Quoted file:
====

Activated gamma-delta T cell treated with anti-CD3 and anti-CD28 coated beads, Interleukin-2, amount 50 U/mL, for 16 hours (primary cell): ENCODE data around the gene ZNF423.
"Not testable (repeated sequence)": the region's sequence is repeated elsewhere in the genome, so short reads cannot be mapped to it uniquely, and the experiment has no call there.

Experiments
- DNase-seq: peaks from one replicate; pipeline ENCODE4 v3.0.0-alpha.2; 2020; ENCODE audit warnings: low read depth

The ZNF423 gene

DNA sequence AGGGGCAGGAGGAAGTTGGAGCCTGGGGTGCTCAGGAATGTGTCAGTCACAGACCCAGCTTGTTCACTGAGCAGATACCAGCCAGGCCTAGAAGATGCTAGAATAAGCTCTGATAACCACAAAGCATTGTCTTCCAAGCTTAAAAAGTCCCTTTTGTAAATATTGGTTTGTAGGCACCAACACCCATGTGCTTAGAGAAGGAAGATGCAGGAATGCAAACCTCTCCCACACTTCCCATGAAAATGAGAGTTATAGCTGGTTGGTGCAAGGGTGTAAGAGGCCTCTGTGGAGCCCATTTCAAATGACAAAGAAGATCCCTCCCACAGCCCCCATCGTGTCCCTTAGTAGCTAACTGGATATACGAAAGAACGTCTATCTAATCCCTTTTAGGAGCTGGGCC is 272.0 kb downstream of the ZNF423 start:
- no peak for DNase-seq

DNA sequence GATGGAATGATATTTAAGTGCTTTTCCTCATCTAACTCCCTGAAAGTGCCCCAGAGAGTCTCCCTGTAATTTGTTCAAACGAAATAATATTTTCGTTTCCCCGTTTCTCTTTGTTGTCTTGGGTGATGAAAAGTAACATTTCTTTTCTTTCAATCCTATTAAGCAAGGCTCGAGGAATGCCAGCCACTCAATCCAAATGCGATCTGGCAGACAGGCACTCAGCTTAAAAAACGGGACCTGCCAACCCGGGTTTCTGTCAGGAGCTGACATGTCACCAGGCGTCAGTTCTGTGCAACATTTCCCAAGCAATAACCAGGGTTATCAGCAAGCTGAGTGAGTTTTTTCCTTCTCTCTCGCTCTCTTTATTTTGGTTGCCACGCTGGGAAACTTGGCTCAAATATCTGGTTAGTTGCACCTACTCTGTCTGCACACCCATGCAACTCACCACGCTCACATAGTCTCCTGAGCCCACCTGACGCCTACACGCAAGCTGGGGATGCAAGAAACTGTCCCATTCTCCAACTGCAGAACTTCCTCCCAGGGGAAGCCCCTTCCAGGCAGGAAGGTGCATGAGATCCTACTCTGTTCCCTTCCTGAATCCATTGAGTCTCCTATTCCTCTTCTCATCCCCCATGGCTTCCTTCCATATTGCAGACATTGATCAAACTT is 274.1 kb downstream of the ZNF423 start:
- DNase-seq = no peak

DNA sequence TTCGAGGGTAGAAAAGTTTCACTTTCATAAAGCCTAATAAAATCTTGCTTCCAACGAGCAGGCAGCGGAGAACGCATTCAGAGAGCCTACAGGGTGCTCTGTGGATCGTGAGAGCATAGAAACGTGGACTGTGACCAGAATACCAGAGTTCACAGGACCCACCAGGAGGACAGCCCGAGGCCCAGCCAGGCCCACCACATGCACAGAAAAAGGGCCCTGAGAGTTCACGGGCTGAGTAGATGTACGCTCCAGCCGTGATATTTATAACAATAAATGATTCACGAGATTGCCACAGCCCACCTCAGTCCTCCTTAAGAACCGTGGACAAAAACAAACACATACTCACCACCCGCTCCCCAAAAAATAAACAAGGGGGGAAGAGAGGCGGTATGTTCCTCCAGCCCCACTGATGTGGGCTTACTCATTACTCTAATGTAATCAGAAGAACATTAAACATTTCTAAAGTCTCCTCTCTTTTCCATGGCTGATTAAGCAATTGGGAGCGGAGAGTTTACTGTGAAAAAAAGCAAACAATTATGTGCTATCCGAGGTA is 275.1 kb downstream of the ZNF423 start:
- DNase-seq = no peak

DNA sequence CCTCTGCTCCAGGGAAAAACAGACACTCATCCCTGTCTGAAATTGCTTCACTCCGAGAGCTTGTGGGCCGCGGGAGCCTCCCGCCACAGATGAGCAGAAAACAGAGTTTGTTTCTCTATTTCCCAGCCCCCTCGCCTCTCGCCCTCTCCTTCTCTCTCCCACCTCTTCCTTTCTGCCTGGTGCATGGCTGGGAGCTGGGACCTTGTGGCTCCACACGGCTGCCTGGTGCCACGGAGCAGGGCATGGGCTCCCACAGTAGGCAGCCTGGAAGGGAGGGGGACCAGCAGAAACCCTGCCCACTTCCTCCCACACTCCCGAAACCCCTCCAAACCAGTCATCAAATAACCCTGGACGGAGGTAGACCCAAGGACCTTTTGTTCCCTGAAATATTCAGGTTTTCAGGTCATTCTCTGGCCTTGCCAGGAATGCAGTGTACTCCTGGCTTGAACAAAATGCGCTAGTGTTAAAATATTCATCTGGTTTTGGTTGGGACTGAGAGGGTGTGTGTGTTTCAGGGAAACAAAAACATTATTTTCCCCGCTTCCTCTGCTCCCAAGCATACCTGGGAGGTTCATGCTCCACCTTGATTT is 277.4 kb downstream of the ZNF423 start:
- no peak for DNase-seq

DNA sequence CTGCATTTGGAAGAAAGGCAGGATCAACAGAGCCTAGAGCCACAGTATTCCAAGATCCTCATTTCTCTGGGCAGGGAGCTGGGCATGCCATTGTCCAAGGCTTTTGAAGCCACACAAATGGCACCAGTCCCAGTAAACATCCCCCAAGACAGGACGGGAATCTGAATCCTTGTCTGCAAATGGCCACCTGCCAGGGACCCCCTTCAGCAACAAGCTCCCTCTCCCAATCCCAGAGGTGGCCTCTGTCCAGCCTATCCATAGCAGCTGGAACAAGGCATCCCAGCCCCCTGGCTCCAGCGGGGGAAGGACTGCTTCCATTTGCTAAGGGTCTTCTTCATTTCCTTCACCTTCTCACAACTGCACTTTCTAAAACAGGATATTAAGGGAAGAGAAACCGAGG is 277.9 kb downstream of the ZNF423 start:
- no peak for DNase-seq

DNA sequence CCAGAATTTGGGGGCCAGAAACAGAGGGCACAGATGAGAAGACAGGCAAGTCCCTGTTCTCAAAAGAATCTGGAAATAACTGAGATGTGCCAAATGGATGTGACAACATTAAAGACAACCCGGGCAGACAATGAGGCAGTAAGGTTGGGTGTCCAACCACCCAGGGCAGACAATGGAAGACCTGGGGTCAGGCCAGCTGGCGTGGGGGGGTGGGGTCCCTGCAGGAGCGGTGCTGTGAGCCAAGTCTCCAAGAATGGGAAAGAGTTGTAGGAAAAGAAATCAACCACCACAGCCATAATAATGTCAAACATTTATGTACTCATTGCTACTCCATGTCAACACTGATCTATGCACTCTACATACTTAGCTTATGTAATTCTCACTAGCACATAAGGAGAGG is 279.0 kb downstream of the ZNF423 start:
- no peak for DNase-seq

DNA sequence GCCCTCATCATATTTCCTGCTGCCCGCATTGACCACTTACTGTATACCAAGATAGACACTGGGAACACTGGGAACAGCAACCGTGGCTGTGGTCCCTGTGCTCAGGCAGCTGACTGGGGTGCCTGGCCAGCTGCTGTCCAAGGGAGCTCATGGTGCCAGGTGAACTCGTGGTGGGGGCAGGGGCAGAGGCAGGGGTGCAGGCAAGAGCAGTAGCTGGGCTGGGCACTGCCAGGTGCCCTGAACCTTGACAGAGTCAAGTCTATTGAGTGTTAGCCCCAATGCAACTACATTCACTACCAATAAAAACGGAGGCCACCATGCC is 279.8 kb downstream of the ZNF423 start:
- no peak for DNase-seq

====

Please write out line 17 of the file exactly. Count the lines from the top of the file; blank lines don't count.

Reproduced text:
- no peak for DNase-seq